I  know too little about frontier history to judge the accuracy or even the plausibility of this tale published 30 years later by Juliette Kinzie who heard it from her husband's family. Narrative of the Massacre at Chicago, August 15, 1812, and of Some Preceding Events followed the period formula about white/Indian encounters, justifying Indian removal by their unpredictable violence while lauding a noble exception (Black Partridge.)

Juliette Kinzie 1806-1870
A founder of the Chicago Historical Society

If Suzanne Buisson were indeed sorting her patchwork scraps near Lake Michigan in 1812 she was likely using the printed cottons in stock at Fort Dearborn and the Kinzie store. One of calico's major markets was as trade goods and gifts for the tribes.

Tintype, Native American man
wearing a cotton shirt, late 19th century

We have no surviving early quilts from Native women or women of the French/Indian culture, although they might have made them. I find Mrs. Kinzie's story a bit suspect but we can remember the Chevalier sisters and their culture by finding inspiration in the crafts of Native Americans.


The imagery in these two embroidered pieces is based in tradition from India and Asia, adapted by European cultures and then by Native American artisans. The basic symmetries and simple floral shapes are often found in applique and embroidered quilts.

 Two 19th-century Native American needlework items
 from the collection of the McCord Museum in Montreal.
See a link below.

One could combine the Native American imagery as embroidery or applique in the central medallion format.

This quilt is dated 1822,  made by Margaret Nowlan in Maumee, Ohio, and in the collection of the Smithsonian according to my notes. Although it's dated 10 years after the violence at Fort Dearborn the design seems very much of our period. The simple borders would be an excellent way to frame a piece of embroidery inspired by the Native American designs.

Here's the corner of a medallion with an embroidered center from dealer Jan Whitlock's webpage. Click here to see the full quilt. It's on the bottom row of the thumbnail pictures.

Medallion with an embroidered center signed Mary Jones and dated 1795
The curators at the Art Institute of Chicago, where this quilt top is now, believe the patchwork was added twenty or so years later. Click here to see it at their site:

Virtual quilt

I did a little Photoshopping here, plopping my virtually appliqued and embroidered center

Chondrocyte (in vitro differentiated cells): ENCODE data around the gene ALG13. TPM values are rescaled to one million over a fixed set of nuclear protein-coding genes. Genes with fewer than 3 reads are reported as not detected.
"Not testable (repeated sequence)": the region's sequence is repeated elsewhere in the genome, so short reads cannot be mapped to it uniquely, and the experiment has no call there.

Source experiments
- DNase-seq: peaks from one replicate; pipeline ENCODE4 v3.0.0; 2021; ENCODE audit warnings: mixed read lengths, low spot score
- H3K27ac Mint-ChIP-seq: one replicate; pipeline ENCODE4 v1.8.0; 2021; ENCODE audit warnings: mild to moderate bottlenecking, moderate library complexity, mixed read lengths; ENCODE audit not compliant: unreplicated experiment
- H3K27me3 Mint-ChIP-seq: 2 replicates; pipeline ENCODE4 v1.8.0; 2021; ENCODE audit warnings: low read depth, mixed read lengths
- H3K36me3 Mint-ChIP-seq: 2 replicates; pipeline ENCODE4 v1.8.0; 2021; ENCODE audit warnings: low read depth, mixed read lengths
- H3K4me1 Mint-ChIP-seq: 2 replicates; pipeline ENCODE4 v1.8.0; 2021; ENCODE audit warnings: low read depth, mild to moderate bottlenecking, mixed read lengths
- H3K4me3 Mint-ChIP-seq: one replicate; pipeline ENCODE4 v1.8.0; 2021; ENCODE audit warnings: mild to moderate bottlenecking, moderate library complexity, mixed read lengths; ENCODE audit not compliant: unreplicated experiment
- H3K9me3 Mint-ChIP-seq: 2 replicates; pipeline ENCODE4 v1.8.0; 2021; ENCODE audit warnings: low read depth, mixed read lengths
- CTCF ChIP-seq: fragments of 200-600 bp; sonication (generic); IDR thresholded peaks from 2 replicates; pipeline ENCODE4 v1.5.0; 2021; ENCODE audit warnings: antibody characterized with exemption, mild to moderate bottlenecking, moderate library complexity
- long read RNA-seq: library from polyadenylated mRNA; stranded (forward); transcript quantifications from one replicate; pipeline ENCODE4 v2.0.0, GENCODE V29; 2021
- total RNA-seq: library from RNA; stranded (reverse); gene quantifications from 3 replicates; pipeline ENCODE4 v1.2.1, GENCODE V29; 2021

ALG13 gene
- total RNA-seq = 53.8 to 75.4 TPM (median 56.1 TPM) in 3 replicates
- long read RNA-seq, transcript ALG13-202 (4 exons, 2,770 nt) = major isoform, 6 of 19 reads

into a top I started a few years ago. The Native American imagery is a little more modern to our eyes than the embroidered centers in the quilts above---less clutter, more visual shorthand for flowers.

But back to the Chevalier sisters...
During and after the War the women who lived near the Kinzie store remained near Lake Michigan. In 1829 Archange Ouilmette was granted land along the shore in what is now Wilmette. The family farmed there for about five years until the Potawatomi were again moved, sent west of the Mississippi River. Archange died in 1840 in western Iowa near the Missouri River.

Suzanne Buisson's husband continued as a trader with the American Fur Company in the Chicago/Peoria area but Sheshi disappears from the records.  Margaret Helm and her husband remained in Chicago but their marriage was unhappy. She obtained a divorce in the 1820s.

The Potawatomi were moved again
 in the 1840s to Kansas. Photograph about 1865.

-Here's a comprehensive site to people, places and events in Early Chicago

-Read Juliette Kinzie's Narrative of the Massacre at Chicago, August 15, 1812, and of Some Preceding Events

See another epaulette at the McCord Museum in Montreal by clicking here:

The Royal Ontario Museum has many needlework objects by Native Americans. Click here
and browse through Decorative Arts
See another idea here:
And this blog shows an embroidered sampler made by a girl born into the traders' culture in 1810.

One hundred years later a Sioux woman from the Standing Rock area in the Dakotas posed with  needlework for photographer Frank Fiske. The interplay between European and Native American imagery continues.